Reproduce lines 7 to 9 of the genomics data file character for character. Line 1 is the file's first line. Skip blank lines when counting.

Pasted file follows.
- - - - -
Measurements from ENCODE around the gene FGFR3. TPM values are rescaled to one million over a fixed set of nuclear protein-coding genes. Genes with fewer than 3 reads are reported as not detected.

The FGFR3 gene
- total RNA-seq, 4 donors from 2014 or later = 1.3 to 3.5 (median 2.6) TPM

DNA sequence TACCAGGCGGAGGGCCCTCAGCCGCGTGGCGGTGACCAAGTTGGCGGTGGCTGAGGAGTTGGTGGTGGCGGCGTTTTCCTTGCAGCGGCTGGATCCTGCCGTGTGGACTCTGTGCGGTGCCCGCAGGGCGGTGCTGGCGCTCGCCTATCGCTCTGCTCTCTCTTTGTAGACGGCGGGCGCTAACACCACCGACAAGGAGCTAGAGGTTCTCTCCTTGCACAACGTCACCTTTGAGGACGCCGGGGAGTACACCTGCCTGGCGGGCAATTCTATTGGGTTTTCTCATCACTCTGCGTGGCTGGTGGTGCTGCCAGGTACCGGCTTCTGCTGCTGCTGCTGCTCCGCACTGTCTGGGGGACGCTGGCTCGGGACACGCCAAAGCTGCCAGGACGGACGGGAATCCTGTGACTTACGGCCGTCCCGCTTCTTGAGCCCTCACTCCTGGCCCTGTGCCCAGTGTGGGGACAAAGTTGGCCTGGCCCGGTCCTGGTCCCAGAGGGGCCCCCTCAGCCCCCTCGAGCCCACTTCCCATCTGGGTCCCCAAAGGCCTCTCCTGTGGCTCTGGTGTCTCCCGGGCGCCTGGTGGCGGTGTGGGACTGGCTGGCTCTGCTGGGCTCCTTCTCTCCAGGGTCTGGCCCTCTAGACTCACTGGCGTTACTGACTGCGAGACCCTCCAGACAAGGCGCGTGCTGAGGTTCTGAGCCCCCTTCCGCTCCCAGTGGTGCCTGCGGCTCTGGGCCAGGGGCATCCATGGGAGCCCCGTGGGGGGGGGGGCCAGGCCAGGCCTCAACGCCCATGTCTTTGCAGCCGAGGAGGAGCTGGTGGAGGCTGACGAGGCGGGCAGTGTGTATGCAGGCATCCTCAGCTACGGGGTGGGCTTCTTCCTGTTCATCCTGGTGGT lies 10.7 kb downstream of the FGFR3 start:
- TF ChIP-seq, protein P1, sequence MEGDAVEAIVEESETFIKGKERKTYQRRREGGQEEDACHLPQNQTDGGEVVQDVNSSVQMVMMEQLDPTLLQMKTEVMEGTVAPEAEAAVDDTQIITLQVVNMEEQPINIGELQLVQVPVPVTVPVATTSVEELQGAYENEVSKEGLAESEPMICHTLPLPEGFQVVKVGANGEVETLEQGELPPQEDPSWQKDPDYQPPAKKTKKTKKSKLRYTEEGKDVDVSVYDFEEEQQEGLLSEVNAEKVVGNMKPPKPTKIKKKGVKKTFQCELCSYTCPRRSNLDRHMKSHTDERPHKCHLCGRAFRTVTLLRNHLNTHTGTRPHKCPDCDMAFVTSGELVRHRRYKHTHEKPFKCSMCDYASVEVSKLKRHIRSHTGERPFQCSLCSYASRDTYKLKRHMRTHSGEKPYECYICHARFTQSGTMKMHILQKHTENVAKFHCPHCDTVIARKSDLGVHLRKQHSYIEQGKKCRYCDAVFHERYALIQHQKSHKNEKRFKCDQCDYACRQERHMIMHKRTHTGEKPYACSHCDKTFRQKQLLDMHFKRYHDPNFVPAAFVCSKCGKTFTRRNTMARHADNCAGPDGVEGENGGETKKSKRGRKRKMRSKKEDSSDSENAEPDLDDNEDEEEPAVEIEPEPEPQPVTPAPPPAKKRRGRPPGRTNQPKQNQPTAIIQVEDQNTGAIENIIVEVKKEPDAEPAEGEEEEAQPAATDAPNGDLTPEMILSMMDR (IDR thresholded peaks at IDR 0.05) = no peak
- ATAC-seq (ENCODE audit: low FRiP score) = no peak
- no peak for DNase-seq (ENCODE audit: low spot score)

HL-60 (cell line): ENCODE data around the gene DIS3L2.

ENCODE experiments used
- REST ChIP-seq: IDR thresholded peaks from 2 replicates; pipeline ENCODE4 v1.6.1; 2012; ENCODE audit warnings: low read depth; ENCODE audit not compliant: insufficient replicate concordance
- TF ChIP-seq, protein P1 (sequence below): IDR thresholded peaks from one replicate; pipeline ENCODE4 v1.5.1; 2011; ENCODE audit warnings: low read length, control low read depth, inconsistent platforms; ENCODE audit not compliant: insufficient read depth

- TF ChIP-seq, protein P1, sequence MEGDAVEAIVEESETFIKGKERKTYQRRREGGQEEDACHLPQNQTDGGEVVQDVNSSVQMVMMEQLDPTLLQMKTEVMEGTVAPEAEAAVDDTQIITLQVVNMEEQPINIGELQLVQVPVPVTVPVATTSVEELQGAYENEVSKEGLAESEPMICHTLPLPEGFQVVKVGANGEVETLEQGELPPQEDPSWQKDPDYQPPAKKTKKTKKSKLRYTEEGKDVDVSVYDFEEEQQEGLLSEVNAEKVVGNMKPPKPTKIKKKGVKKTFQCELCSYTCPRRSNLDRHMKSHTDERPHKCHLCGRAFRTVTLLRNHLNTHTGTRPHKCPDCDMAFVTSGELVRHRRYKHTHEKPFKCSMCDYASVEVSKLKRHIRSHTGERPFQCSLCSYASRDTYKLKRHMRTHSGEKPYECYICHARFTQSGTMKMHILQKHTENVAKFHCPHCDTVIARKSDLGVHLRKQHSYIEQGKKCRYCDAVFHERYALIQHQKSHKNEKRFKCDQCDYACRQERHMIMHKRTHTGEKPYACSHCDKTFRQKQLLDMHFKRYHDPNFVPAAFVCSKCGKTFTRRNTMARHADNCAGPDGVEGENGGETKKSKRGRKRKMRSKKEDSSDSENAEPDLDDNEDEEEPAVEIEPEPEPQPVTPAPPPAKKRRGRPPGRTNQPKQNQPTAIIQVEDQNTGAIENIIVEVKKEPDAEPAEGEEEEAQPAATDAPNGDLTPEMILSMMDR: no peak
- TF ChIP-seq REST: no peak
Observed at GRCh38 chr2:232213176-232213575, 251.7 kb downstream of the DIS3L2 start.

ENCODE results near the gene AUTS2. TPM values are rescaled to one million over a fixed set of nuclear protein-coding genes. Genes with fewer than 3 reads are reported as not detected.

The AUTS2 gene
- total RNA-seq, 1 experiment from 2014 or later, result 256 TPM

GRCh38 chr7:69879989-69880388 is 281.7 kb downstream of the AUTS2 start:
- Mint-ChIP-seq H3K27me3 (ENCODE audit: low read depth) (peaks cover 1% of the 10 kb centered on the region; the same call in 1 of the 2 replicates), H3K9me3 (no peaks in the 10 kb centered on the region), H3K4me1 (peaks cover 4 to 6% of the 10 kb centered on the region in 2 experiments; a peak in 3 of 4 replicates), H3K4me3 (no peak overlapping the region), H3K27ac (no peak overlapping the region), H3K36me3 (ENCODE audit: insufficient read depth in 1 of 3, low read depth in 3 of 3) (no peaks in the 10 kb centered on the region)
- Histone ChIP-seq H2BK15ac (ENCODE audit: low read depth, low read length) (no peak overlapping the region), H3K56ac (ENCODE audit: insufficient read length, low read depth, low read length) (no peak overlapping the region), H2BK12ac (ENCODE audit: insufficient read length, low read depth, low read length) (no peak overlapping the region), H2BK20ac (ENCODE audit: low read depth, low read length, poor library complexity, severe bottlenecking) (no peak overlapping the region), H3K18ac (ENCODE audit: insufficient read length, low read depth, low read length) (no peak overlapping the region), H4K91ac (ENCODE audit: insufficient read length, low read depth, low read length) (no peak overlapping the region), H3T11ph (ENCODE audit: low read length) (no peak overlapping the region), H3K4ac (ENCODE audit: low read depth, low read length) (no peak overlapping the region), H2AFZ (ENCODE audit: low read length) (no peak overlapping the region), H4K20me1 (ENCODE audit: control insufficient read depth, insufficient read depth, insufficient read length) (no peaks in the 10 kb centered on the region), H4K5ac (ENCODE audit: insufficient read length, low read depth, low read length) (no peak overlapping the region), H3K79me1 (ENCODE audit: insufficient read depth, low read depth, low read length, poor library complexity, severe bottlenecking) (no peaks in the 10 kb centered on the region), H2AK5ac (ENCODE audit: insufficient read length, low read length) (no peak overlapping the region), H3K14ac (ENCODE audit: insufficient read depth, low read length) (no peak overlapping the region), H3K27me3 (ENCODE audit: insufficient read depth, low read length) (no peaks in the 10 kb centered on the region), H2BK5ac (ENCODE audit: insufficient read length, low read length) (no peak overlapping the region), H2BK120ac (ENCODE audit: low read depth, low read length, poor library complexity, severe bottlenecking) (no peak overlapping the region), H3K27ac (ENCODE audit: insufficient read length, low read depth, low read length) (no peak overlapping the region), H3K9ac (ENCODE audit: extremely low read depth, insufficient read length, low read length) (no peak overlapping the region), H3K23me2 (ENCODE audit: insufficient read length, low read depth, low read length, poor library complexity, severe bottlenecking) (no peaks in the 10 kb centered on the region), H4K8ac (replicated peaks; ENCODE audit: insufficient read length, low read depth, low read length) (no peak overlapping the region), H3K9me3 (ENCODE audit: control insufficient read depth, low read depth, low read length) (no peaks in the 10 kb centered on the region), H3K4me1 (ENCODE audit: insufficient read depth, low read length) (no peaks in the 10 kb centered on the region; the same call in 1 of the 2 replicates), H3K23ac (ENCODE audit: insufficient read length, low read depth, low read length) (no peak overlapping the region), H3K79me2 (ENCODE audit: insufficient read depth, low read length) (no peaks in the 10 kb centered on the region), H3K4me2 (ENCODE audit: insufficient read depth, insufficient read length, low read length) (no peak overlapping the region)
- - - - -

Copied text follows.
- no peak for DNase-seq (ENCODE audit: low spot score)

HL-60 (cell line): ENCODE data around the gene DIS3L2.

ENCODE experiments used